Ten year old Pearl Spence's family is surviving the Depression better than most. Her father, the town's sheriff receives a regular paycheck, although quite small, and her mother wisely rations it throughout the month so that she can quietly and sometimes anonymously be generous to neighbors with less. Pearl's precious Meemaw lives with the family, and between her and Pearl's mom, Pearl is being taught how to act like a lady, especially a Christian one. Like most ten year old's, Pearl is navigating that area between a child's world of innocence and an adult's world of responsibility. Sometimes she hears things she does not quite understand and the not understanding weighs heavily on her. As for responsibilities, Pearl's greatest one is keeping track of her older sister Beanie, who is mentally slow and a definite wanderer. There is a special connection between Pearl and her sheriff father. Even quieter than Atticus in TO KILL A MOCKINGBIRD, Sheriff Spence is both Pearl's protector, hero, and her moral compass.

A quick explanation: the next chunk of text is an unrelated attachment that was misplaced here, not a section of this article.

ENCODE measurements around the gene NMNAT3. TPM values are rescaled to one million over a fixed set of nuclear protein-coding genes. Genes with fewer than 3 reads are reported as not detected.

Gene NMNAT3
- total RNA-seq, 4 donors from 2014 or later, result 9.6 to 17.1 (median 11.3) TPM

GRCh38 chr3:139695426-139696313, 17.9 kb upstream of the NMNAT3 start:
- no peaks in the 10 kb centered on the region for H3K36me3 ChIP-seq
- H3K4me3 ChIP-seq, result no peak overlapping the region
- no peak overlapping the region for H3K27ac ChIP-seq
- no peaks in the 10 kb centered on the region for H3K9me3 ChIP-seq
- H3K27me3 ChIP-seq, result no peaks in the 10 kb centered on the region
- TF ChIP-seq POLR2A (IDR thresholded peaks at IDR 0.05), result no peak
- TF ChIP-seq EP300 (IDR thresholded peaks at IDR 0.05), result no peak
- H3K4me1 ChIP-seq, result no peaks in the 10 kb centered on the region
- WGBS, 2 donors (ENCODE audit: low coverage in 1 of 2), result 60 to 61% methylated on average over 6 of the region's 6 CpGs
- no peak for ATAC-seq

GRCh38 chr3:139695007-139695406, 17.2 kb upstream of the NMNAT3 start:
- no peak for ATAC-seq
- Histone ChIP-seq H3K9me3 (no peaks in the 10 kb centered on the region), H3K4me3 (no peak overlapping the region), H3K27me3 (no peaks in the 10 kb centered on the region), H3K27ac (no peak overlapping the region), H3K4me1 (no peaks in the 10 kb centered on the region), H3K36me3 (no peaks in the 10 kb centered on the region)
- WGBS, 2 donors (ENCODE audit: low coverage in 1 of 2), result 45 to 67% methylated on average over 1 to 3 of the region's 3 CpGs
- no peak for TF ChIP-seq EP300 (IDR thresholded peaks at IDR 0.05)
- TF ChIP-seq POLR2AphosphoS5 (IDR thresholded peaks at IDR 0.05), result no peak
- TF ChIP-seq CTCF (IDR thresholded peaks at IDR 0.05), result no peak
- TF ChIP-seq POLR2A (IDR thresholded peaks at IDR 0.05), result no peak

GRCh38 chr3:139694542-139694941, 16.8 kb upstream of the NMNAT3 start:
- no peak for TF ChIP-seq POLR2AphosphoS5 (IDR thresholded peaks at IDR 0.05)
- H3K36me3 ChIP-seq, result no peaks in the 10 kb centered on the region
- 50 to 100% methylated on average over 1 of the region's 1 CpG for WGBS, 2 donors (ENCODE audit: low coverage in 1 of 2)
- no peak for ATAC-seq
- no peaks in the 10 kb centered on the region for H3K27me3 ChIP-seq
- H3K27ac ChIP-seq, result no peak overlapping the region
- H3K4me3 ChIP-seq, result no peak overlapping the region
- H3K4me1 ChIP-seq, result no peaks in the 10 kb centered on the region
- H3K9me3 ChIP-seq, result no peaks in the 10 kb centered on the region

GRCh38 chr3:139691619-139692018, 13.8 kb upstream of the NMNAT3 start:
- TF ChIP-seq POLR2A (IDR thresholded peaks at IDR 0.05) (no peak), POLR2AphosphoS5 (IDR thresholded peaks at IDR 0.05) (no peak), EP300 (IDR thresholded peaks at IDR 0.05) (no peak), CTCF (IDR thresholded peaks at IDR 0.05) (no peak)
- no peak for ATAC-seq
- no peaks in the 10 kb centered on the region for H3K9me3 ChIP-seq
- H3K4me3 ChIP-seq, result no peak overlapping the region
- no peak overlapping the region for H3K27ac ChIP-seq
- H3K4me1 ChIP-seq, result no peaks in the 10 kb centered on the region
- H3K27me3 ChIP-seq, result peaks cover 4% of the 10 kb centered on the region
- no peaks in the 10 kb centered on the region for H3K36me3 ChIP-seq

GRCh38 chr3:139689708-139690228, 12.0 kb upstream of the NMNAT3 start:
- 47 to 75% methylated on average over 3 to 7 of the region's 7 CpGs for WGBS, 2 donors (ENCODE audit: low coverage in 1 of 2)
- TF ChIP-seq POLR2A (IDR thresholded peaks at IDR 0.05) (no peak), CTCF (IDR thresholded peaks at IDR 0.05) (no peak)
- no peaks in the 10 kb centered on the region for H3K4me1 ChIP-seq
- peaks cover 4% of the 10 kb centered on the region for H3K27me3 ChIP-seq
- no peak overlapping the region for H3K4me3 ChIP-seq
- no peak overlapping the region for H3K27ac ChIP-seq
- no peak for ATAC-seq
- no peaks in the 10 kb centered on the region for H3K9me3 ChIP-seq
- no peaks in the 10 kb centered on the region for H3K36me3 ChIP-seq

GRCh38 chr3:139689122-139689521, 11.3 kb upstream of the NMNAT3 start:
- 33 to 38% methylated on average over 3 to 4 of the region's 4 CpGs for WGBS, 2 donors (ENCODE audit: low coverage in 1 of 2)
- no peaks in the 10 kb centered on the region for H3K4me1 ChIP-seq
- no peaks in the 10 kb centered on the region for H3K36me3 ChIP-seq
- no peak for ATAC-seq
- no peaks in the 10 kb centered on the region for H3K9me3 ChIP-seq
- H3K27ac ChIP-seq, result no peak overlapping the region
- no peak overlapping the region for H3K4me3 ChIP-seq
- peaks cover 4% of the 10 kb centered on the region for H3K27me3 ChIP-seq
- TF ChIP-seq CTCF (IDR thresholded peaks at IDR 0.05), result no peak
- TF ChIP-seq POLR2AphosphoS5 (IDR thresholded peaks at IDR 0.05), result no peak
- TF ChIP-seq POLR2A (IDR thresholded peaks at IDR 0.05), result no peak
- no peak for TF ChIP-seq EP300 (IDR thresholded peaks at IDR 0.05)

If you've ever seen Dorothea Lange's photos of Depression era mothers and children, you will have no problem imagining Mrs. Jones and her son Ray. They live in a soddy not too far from the Pence's and Ray is Pearl's best friend, while Mrs. Jones relies on doing the Spence's laundry for the family's meager income. With each beating from her broken, useless husband, every sand-filled cough from her infant daughter and every inch of growth on Ray's frail frame, Mrs. Jones becomes more and more discouraged until no hope remains. Their's is a story where you wished the author did not need to be so authentic. Young Pearl (and everyone else for that matter) witnesses the abuse within the Jones's soddy, but even the sheriff feels that nothing can be done to intervene in "a man's home," so the family is quietly helped by Mrs. Pence's charity, but by nothing else.